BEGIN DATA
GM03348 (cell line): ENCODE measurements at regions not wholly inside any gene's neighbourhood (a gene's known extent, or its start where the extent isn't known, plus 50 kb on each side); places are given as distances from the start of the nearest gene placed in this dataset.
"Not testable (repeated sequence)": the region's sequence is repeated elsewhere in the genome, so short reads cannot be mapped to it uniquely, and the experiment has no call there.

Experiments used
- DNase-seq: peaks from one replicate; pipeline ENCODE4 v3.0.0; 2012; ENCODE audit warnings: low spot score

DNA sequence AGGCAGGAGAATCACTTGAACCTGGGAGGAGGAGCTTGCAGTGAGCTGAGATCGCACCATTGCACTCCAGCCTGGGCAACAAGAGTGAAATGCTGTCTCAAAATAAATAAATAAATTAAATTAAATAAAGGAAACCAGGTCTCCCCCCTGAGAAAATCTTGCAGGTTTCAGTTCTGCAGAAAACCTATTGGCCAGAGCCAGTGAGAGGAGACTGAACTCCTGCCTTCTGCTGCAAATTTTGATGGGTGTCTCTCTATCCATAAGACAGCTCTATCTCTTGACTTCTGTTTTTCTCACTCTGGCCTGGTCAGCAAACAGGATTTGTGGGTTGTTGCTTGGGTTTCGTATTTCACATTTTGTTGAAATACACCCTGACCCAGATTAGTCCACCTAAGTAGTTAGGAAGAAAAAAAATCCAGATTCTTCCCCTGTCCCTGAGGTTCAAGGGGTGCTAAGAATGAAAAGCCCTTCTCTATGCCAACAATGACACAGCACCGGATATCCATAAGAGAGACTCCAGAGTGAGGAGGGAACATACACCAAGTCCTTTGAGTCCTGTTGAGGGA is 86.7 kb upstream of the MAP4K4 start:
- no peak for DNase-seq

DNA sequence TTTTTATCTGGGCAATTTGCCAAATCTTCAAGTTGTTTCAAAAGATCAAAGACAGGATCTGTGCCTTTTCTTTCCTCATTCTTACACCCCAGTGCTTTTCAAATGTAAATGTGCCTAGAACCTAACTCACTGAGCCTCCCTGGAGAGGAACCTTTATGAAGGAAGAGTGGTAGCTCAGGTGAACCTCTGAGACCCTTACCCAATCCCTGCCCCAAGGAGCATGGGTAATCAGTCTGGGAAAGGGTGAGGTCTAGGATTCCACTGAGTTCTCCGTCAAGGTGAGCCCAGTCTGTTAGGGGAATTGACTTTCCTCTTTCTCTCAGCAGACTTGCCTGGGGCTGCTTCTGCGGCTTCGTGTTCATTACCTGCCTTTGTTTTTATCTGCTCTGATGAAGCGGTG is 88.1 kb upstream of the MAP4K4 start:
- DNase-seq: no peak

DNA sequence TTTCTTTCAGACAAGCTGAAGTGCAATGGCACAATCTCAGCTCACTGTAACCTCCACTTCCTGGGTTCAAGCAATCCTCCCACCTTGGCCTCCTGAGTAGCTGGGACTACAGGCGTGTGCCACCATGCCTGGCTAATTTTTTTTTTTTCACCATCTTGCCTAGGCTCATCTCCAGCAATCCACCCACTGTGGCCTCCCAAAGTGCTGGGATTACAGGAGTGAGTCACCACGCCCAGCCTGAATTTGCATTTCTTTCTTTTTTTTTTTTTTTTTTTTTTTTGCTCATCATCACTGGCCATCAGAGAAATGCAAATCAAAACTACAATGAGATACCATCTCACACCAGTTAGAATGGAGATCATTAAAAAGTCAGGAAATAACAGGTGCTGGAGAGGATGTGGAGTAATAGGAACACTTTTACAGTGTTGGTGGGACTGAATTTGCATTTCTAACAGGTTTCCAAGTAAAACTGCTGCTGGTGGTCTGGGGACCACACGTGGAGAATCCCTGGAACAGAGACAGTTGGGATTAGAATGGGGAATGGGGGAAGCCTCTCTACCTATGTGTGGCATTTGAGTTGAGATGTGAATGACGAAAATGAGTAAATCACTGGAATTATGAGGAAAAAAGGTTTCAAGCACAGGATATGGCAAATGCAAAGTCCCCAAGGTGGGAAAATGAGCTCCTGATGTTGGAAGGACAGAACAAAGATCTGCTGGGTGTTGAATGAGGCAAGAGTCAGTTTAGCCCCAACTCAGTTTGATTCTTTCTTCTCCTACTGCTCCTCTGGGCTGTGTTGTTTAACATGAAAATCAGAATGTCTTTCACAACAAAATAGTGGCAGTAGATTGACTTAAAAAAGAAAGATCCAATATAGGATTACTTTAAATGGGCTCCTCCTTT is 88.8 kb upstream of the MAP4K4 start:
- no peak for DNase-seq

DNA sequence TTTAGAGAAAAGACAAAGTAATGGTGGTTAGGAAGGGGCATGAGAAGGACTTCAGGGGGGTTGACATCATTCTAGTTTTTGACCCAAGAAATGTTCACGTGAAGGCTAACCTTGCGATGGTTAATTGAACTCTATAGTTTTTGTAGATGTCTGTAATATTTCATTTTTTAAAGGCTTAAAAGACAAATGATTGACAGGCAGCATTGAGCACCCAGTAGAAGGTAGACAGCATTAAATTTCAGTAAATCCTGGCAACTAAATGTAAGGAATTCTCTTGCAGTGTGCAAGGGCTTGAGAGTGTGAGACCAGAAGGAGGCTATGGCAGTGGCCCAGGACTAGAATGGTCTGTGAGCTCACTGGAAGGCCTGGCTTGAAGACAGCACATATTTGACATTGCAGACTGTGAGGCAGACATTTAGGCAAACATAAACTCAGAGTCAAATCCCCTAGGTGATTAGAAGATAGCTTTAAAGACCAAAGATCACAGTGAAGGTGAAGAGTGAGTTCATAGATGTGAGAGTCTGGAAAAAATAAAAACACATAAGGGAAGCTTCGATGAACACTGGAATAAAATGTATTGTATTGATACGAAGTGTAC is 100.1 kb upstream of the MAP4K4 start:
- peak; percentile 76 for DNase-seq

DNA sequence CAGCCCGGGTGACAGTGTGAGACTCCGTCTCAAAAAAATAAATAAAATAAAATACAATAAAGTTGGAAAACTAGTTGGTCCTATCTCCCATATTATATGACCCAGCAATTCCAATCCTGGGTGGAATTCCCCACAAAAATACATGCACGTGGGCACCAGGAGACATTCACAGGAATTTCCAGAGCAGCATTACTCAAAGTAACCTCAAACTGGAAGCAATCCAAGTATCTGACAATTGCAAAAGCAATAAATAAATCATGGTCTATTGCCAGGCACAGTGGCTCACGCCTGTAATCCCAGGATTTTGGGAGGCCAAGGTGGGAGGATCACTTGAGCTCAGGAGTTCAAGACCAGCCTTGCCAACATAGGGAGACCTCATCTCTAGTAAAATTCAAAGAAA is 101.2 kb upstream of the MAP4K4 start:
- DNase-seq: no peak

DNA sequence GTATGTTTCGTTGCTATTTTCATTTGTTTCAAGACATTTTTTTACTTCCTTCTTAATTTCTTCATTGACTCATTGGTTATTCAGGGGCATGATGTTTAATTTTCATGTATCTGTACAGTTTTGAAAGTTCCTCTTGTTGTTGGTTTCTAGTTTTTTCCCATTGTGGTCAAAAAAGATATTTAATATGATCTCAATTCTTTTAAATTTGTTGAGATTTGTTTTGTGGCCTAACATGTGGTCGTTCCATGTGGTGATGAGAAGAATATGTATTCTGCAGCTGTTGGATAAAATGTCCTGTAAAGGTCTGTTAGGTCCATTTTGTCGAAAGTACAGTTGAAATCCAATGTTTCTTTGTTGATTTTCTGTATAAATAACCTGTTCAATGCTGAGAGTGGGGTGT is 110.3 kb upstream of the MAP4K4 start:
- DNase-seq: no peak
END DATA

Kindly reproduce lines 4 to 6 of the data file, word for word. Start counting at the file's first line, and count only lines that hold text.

- DNase-seq: peaks from one replicate; pipeline ENCODE4 v3.0.0; 2012; ENCODE audit warnings: low spot score

DNA sequence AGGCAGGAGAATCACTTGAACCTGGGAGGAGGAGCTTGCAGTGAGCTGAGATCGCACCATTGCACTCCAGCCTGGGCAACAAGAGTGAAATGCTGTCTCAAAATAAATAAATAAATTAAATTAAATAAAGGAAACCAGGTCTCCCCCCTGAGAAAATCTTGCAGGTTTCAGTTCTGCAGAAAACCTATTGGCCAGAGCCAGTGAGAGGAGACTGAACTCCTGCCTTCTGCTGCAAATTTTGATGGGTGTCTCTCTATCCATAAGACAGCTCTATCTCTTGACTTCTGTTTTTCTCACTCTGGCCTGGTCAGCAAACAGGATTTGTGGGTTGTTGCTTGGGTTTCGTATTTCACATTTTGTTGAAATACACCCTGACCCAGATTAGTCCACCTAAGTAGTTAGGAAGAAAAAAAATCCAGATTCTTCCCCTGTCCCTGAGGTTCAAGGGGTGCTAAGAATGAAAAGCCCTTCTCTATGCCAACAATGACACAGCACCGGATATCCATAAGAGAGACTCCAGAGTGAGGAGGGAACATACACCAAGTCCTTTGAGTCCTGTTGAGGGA is 86.7 kb upstream of the MAP4K4 start:
- no peak for DNase-seq